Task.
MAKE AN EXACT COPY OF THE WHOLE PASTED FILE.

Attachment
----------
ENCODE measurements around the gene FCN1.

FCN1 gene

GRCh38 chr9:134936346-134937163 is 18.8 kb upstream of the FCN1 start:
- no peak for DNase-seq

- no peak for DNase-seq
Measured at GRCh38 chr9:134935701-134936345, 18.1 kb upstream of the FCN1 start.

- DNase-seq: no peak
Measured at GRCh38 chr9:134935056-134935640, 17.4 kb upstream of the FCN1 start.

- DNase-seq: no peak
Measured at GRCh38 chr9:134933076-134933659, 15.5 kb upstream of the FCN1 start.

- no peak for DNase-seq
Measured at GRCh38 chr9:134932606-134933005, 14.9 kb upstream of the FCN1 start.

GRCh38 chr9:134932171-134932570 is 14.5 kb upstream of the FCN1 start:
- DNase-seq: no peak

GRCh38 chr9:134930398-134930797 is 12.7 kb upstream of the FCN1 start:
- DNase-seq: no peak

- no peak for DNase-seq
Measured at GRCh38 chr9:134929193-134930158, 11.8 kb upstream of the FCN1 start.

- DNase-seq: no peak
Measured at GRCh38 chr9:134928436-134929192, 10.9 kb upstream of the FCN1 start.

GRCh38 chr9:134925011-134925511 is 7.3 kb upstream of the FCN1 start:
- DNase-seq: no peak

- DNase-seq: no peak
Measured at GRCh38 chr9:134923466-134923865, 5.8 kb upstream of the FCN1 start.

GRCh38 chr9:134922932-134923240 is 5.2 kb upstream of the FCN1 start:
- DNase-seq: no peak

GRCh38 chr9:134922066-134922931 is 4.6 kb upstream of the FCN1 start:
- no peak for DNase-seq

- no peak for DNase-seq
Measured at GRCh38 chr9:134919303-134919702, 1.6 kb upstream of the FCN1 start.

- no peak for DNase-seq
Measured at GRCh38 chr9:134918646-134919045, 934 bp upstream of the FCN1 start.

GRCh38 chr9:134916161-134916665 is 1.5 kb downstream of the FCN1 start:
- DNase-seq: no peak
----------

ENCODE measurements around the gene FCN1.

FCN1 gene

GRCh38 chr9:134936346-134937163 is 18.8 kb upstream of the FCN1 start:
- no peak for DNase-seq

- no peak for DNase-seq
Measured at GRCh38 chr9:134935701-134936345, 18.1 kb upstream of the FCN1 start.

- DNase-seq: no peak
Measured at GRCh38 chr9:134935056-134935640, 17.4 kb upstream of the FCN1 start.

- DNase-seq: no peak
Measured at GRCh38 chr9:134933076-134933659, 15.5 kb upstream of the FCN1 start.

- no peak for DNase-seq
Measured at GRCh38 chr9:134932606-134933005, 14.9 kb upstream of the FCN1 start.

GRCh38 chr9:134932171-134932570 is 14.5 kb upstream of the FCN1 start:
- DNase-seq: no peak

GRCh38 chr9:134930398-134930797 is 12.7 kb upstream of the FCN1 start:
- DNase-seq: no peak

- no peak for DNase-seq
Measured at GRCh38 chr9:134929193-134930158, 11.8 kb upstream of the FCN1 start.

- DNase-seq: no peak
Measured at GRCh38 chr9:134928436-134929192, 10.9 kb upstream of the FCN1 start.

GRCh38 chr9:134925011-134925511 is 7.3 kb upstream of the FCN1 start:
- DNase-seq: no peak

- DNase-seq: no peak
Measured at GRCh38 chr9:134923466-134923865, 5.8 kb upstream of the FCN1 start.

GRCh38 chr9:134922932-134923240 is 5.2 kb upstream of the FCN1 start:
- DNase-seq: no peak

GRCh38 chr9:134922066-134922931 is 4.6 kb upstream of the FCN1 start:
- no peak for DNase-seq

- no peak for DNase-seq
Measured at GRCh38 chr9:134919303-134919702, 1.6 kb upstream of the FCN1 start.

- no peak for DNase-seq
Measured at GRCh38 chr9:134918646-134919045, 934 bp upstream of the FCN1 start.

GRCh38 chr9:134916161-134916665 is 1.5 kb downstream of the FCN1 start:
- DNase-seq: no peak